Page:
Each horse breed and equestrian discipline is the center of a universe unto itself. In each world, people the general public never hears about are well-known, even revered.
Such was the case of Dr. Bob Womack, a Middle Tennessee State University education professor and historian who passed away in April 2010. He had been with the university for 52 years and was only a month away from retirement.
Womack, known by friends and strangers as “Dr. Bob,” was also a historian of the Tennessee Walking Horse.
A little more about the video
In the video at the top of this post, Womack talking about the grave of Tennessee Walking Horse foundation sire Wilson’s Allen.
If you doubt the impact of Wilson’s Allen on the breed, take a look at this “begats” chart of the early TWH sires.
The funeral Womack describes on the video sounds like the funeral service for Man O’War, from the Claiborne Farm website.
The Echo of Hoofbeats
Although Womack wrote several Tennessee-related histories, for our purposes here, he is the author of “The Echo of Hoofbeats,” said to be the definitive history of the early years of the Tennessee Walking Horse.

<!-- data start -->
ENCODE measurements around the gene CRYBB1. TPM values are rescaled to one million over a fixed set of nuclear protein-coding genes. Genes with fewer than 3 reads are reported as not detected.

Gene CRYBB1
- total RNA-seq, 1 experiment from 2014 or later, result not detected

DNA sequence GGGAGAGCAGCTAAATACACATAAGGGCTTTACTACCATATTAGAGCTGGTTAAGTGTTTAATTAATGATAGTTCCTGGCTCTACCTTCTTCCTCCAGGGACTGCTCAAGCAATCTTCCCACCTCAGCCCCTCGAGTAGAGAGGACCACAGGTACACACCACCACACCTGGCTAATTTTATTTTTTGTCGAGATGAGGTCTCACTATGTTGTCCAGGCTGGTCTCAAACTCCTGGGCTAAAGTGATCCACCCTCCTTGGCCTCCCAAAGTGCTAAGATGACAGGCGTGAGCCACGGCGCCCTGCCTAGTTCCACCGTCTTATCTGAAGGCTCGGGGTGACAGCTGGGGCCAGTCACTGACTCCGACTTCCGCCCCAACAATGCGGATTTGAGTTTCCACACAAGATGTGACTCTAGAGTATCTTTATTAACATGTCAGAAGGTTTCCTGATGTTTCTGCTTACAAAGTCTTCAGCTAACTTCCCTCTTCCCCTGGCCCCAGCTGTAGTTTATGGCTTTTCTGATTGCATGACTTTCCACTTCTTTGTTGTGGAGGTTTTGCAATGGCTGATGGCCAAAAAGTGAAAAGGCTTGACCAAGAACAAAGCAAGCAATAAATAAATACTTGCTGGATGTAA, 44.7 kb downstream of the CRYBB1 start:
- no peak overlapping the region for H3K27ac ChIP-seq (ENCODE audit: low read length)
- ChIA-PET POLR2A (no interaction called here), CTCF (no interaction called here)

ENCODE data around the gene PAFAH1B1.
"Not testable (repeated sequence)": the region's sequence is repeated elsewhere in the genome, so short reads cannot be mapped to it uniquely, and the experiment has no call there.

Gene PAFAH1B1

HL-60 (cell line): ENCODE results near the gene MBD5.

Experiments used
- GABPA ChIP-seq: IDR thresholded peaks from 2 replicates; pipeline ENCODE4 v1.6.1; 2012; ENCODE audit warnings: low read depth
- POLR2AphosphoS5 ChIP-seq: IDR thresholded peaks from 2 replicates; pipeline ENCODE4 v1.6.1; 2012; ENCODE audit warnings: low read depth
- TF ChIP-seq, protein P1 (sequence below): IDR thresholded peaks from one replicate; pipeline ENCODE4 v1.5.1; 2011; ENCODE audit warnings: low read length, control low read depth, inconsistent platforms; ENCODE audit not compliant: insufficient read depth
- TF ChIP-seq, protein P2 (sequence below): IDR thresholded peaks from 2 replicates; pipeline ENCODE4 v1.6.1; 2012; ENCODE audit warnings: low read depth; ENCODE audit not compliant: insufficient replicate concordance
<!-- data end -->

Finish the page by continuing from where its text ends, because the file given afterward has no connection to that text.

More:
The copy I own is the third edition of the book, published in 1994. Including the bibliography and index, the book is 512 pages long. It includes research and personal interviews filled with anecdotes and reminiscences about the breed and its people.
Opposite the title page of”The Echo of Hoofbeats,” his history of the Tennessee Walking Horse, Womack has this epigraph:
In the course of time, events flash into reality and then disappear forever. All that remains are the echoes of such events set swirling in the minds and imagination of people. The attempt to capture these echoes is called history.
Here’s another video of Dr. Bob talking about his life:
Tributes to Dr. Bob entered on this memorial site give a small indication of how many lives he influenced over the decades.